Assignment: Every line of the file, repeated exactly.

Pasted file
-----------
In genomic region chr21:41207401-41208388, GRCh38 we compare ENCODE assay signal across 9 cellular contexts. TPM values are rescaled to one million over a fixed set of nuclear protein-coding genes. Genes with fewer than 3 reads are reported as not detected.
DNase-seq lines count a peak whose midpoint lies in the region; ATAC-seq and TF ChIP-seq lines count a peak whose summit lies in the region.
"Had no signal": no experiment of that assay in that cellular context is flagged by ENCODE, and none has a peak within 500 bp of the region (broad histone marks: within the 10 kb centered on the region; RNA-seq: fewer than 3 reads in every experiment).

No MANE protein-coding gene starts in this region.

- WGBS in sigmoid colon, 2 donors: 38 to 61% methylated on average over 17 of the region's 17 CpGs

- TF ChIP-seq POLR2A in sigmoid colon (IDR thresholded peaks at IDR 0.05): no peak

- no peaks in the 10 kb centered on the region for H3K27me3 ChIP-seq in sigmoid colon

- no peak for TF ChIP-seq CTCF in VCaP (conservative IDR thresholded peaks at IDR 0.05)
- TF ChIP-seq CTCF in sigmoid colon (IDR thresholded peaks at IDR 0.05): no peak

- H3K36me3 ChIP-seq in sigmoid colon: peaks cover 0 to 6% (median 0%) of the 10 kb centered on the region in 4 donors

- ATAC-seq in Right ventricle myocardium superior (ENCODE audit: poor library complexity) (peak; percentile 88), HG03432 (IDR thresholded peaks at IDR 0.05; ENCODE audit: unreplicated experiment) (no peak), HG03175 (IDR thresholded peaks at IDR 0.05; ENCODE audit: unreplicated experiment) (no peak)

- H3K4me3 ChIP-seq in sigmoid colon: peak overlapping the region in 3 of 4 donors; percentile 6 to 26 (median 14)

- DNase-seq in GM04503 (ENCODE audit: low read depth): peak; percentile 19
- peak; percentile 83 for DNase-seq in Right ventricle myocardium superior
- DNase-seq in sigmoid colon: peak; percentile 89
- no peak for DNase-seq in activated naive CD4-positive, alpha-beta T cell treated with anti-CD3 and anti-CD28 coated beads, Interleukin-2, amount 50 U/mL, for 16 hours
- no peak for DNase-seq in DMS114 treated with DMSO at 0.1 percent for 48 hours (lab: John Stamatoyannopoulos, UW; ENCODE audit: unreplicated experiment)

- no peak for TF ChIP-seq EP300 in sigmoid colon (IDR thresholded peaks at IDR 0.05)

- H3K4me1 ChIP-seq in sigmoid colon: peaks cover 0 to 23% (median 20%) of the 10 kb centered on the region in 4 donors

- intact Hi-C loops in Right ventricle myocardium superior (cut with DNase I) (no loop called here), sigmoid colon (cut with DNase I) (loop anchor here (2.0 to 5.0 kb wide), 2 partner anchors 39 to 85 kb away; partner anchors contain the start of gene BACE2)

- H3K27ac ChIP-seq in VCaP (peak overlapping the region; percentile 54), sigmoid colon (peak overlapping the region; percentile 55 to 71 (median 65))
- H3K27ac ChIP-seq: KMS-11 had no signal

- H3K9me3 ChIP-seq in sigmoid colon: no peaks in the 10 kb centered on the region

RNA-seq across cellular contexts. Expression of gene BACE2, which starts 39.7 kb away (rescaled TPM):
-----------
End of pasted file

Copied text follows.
In genomic region chr21:41207401-41208388, GRCh38 we compare ENCODE assay signal across 9 cellular contexts. TPM values are rescaled to one million over a fixed set of nuclear protein-coding genes. Genes with fewer than 3 reads are reported as not detected.
DNase-seq lines count a peak whose midpoint lies in the region; ATAC-seq and TF ChIP-seq lines count a peak whose summit lies in the region.
"Had no signal": no experiment of that assay in that cellular context is flagged by ENCODE, and none has a peak within 500 bp of the region (broad histone marks: within the 10 kb centered on the region; RNA-seq: fewer than 3 reads in every experiment).

No MANE protein-coding gene starts in this region.

- WGBS in sigmoid colon, 2 donors: 38 to 61% methylated on average over 17 of the region's 17 CpGs

- TF ChIP-seq POLR2A in sigmoid colon (IDR thresholded peaks at IDR 0.05): no peak

- no peaks in the 10 kb centered on the region for H3K27me3 ChIP-seq in sigmoid colon

- no peak for TF ChIP-seq CTCF in VCaP (conservative IDR thresholded peaks at IDR 0.05)
- TF ChIP-seq CTCF in sigmoid colon (IDR thresholded peaks at IDR 0.05): no peak

- H3K36me3 ChIP-seq in sigmoid colon: peaks cover 0 to 6% (median 0%) of the 10 kb centered on the region in 4 donors

- ATAC-seq in Right ventricle myocardium superior (ENCODE audit: poor library complexity) (peak; percentile 88), HG03432 (IDR thresholded peaks at IDR 0.05; ENCODE audit: unreplicated experiment) (no peak), HG03175 (IDR thresholded peaks at IDR 0.05; ENCODE audit: unreplicated experiment) (no peak)

- H3K4me3 ChIP-seq in sigmoid colon: peak overlapping the region in 3 of 4 donors; percentile 6 to 26 (median 14)

- DNase-seq in GM04503 (ENCODE audit: low read depth): peak; percentile 19
- peak; percentile 83 for DNase-seq in Right ventricle myocardium superior
- DNase-seq in sigmoid colon: peak; percentile 89
- no peak for DNase-seq in activated naive CD4-positive, alpha-beta T cell treated with anti-CD3 and anti-CD28 coated beads, Interleukin-2, amount 50 U/mL, for 16 hours
- no peak for DNase-seq in DMS114 treated with DMSO at 0.1 percent for 48 hours (lab: John Stamatoyannopoulos, UW; ENCODE audit: unreplicated experiment)

- no peak for TF ChIP-seq EP300 in sigmoid colon (IDR thresholded peaks at IDR 0.05)

- H3K4me1 ChIP-seq in sigmoid colon: peaks cover 0 to 23% (median 20%) of the 10 kb centered on the region in 4 donors

- intact Hi-C loops in Right ventricle myocardium superior (cut with DNase I) (no loop called here), sigmoid colon (cut with DNase I) (loop anchor here (2.0 to 5.0 kb wide), 2 partner anchors 39 to 85 kb away; partner anchors contain the start of gene BACE2)

- H3K27ac ChIP-seq in VCaP (peak overlapping the region; percentile 54), sigmoid colon (peak overlapping the region; percentile 55 to 71 (median 65))
- H3K27ac ChIP-seq: KMS-11 had no signal

- H3K9me3 ChIP-seq in sigmoid colon: no peaks in the 10 kb centered on the region

RNA-seq across cellular contexts. Expression of gene BACE2, which starts 39.7 kb away (rescaled TPM):